On Oct. 30, University of Utah student ChenWei Guo was killed in what police describe as a random act of violence.
Around 8:30 p.m., university police received a domestic violence call from a woman who said she had been assaulted by her husband in Red Butte Canyon, where the couple was camping.
Police soon learned that the suspect, Austin Boutain, was armed and wanted for involvement in a Colorado homicide investigation.
According to police, Boutain shot Guo, who was parked in his car near the bottom of of the canyon, in an attempted carjacking. Guo was with a woman, also a U student, who managed to dodge gunfire and escaped without injury.
Boutain fled the area and wasn’t captured until the next morning, resulting in an 14-hour manhunt in the university foothills.
Around 200 police officers from various agencies in Utah, as well as the Federal Bureau of Investigation, searched the Red Butte Canyon and Garden — equipped with military-grade equipment, including assault rifles, sniper rifles, a BearCat armored truck, a helicopter and thermal-sensitive technology.
Students in on-campus housing and at the Medical Center were placed on lockdown; a mass text was sent to students advising them to “shelter in place.”
Out of respect for Guo, U President David W. Pershing cancelled classes the following day.
“It is with great sadness that I must tell you that on Monday evening, ChenWei Guo, one of our international students, was killed in a senseless, random act of violence,” Pershing said in a statement. “We have cancelled classes today in respect of ChenWei and the impact this violent event has had on our campus community.”
To honor the slain student, the Asian American Student Association held a vigil on the steps of the John R. Park Building, where students paid their respect with candles and flower bouquets.
The killing was reported on by national media outlets, including The Washington Post and New York Daily News.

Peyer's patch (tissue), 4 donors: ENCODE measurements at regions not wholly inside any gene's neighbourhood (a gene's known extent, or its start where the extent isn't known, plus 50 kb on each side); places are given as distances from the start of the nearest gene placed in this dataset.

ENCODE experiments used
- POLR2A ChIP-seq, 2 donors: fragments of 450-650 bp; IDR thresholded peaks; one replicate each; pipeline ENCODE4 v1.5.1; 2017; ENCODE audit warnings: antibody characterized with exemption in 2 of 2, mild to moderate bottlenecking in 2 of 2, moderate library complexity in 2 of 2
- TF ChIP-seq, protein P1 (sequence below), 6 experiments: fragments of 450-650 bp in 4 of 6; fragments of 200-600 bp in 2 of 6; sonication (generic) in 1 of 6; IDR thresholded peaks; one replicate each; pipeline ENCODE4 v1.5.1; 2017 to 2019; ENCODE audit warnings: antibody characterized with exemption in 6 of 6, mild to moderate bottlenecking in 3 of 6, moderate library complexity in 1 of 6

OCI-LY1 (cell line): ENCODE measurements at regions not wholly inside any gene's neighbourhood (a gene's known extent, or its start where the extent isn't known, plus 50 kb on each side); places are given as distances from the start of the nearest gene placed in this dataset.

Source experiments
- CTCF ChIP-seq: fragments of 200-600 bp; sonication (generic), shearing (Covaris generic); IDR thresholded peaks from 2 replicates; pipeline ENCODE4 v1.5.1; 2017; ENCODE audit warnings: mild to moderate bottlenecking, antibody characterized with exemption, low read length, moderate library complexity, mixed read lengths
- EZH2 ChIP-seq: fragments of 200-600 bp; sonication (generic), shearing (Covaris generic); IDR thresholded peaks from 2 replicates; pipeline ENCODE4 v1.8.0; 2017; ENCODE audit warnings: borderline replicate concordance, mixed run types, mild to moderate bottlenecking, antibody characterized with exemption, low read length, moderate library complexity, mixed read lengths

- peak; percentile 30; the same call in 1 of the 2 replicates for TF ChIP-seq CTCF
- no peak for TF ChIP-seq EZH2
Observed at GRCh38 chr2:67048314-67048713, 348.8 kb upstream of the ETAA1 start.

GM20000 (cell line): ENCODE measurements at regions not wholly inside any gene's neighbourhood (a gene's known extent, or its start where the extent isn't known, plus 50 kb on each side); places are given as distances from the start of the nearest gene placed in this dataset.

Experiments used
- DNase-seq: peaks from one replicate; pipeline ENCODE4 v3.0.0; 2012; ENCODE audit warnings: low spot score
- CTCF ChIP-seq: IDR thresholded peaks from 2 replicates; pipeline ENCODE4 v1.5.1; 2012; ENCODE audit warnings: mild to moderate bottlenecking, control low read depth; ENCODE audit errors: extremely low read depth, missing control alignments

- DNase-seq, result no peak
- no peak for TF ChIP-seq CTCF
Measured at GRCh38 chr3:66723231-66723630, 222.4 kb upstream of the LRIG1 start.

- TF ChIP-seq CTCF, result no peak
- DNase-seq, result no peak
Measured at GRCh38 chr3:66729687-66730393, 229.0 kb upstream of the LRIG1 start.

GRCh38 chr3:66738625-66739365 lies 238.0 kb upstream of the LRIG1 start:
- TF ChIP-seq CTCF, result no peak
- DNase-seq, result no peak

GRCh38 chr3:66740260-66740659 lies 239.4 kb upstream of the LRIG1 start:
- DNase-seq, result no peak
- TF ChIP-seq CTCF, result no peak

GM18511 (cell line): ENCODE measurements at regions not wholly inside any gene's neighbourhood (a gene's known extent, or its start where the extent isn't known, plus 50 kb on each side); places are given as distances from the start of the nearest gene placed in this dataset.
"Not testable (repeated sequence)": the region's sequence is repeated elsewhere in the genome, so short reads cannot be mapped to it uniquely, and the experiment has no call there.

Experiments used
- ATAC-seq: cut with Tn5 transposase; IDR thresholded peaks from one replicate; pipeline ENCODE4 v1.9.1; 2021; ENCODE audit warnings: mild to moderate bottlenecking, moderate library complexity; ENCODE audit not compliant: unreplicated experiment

The “Chenwei Guo Family Fund,” a GoFundMe campaign established after Guo’s death, raised $31,654 in just three days.
Guo’s death is unique not for its randomness or tragedy (although it is both these things), but for the degree of community, police and media response it prompted.
On Nov. 2, two days after Guo was killed, a 16-year-old boy was taken to the hospital after being shot while walking on a sidewalk in West Valley City during a drive-by shooting.
A month and a half earlier, on Sept. 16, a 14-year-old boy was shot three or four times after a car pulled up while he was playing basketball at a park in West Valley.
In Kearns, a 9-year-old boy was hospitalized in critical condition after being shot in the head in December 2016, when bullets fired from a black BMW penetrated the SUV he was riding in.
None of these incidents received national media coverage.
Although all three of these victim’s survived, the circumstances surrounding their shootings were no less tragic or random than the circumstances of Guo’s death.
As we grieve, honor and remember ChenWei Guo — an innocent student killed in a senseless, disturbing act of violence — we should do so while keeping other victims of random violence in mind.